I am always ready to criticize the US and our steady slide into police state tactics against our own citizens. But I think that those who have some rosy picture of European countries being some sort of civil liberties ideal towards which we should aspire are mis-informed. Granted that a number of these countries have more sensible attitudes both towards drugs as well as sexual relationships that don't fit a biblical script, but their state police forces have powers over their citizenry we (at least not yet) don't tolerate.
For the past couple of years the British government has been extremely aggressive in installing surveillance cameras "” CCTV on high streets, speeding cameras on highways, and so on. If you are a typical British citizen, your actions are captured on camera hundreds of times a day, and you can be watched with suspicion even without the government having any probable cause reason to suspect you of anything. Relatedly, they have also been challenging people taking pictures in public, and have recently essentially made it illegal to take pictures of police officers (with the justification being the possibility of terrorist abduction of officers). The erosion of civil liberties in Britain has been short and sharp.
Now some local authorities are witholding liquor licences from pub owners unless they agree to install CCTV inside the pub. One striking recent example is The Draper's Arms in Islington, a borough of London. As the Londonist notes:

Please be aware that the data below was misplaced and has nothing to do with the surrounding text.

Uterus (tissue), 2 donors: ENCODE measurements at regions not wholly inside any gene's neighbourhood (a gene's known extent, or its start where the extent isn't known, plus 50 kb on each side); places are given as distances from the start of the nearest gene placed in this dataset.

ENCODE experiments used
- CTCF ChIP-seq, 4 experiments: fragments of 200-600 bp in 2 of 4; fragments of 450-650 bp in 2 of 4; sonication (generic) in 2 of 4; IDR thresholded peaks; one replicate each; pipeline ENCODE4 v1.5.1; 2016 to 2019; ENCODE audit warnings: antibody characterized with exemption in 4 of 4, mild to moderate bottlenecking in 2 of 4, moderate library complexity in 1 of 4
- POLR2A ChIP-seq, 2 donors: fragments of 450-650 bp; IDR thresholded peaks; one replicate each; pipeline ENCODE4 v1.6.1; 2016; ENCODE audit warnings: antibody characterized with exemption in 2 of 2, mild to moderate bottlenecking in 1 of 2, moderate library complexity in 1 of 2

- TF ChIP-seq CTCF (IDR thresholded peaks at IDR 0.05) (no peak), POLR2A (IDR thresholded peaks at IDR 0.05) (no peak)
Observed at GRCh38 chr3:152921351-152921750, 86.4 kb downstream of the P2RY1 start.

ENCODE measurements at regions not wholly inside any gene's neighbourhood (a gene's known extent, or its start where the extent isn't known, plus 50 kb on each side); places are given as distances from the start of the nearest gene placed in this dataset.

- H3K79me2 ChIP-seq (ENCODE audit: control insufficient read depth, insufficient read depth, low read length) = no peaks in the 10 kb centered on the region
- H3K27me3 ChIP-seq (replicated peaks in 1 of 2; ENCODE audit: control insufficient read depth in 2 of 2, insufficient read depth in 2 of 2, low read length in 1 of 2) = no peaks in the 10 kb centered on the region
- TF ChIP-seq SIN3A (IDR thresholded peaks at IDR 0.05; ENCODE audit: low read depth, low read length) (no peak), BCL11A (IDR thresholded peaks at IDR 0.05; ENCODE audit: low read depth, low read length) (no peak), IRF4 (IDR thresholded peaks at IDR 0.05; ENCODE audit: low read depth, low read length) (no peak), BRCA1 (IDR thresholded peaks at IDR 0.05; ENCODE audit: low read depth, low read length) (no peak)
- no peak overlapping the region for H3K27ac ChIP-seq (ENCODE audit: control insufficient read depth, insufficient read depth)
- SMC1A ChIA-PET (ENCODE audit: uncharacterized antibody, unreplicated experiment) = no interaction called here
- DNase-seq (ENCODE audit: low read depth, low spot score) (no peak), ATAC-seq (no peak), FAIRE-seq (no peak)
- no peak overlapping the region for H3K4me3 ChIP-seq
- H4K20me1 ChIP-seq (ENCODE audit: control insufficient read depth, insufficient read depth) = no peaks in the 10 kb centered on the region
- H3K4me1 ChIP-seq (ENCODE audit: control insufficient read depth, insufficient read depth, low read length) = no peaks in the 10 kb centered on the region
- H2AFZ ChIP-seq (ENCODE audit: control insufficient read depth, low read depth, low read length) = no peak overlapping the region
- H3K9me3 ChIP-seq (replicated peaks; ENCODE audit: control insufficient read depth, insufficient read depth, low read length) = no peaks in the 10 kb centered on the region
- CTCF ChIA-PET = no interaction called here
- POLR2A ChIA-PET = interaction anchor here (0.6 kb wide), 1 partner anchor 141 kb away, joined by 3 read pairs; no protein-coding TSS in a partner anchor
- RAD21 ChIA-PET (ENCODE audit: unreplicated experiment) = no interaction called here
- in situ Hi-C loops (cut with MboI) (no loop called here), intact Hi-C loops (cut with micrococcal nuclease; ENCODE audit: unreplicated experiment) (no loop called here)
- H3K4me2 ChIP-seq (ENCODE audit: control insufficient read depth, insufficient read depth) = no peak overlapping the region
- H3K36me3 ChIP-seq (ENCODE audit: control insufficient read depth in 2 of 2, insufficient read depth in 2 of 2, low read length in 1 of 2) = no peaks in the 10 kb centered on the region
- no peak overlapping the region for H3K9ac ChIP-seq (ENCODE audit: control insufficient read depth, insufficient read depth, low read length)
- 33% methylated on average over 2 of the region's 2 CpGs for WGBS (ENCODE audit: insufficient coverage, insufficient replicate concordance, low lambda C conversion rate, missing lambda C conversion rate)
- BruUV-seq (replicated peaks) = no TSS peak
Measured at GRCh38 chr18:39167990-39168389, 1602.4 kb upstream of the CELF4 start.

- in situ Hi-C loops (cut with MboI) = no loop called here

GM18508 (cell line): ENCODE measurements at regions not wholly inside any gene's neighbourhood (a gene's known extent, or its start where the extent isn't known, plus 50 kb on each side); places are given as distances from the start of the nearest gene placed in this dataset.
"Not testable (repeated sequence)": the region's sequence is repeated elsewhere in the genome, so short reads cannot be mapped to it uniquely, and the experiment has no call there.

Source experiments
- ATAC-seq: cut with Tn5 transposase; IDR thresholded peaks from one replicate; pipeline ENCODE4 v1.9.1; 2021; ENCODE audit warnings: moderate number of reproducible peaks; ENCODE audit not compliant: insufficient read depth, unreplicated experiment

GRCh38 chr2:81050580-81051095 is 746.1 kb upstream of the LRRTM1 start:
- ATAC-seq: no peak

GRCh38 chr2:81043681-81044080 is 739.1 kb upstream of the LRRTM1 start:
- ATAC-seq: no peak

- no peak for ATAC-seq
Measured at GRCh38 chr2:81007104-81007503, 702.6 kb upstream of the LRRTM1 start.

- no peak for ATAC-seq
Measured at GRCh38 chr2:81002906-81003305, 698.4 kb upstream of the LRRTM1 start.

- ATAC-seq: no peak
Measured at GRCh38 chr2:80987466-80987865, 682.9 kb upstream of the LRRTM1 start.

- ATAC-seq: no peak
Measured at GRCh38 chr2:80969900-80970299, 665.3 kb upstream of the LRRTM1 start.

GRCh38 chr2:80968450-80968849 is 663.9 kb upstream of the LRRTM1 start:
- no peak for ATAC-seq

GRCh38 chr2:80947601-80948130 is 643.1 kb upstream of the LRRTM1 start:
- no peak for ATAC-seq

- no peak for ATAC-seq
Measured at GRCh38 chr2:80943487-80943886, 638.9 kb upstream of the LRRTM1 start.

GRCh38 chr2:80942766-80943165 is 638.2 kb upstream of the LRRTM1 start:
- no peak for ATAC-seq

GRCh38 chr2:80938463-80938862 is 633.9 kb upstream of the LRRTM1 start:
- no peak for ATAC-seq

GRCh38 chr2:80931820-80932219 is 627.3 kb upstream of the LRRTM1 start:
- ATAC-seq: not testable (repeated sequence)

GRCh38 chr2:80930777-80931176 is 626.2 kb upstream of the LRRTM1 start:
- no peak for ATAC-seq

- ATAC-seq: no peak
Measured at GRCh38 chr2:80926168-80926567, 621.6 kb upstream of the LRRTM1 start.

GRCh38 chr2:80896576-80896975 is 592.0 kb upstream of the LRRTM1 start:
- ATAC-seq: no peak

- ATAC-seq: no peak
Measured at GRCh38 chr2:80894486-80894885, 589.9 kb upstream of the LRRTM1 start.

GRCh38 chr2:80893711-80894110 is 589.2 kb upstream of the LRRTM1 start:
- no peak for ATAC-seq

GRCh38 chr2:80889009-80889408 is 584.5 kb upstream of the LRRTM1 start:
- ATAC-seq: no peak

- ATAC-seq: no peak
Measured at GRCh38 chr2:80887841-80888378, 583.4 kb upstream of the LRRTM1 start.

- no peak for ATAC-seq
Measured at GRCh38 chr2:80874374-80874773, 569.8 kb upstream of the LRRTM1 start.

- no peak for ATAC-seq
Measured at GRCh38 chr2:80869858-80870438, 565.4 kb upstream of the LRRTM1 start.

Nick Gibson is attempting to re-open The Draper's Arms on Barnsbury Street, a former Evening Standard pub of the year winner that shut its doors last August. But to regain a licence, he's been told he must fit CCTV cameras that capture the head and shoulders of everyone entering the pub, and be willing to hand over footage whenever the police ask for it.
Gibson is furious at what he sees as erosion of civil liberties. However, his local MP and the Metropolitan Police keep blithely citing "˜public safety'. We find that a bit rich, considering studies have shown CCTV is less effective than increased street lighting at cutting crime, and CCTV footage is used to help solve just 3% of London robberies.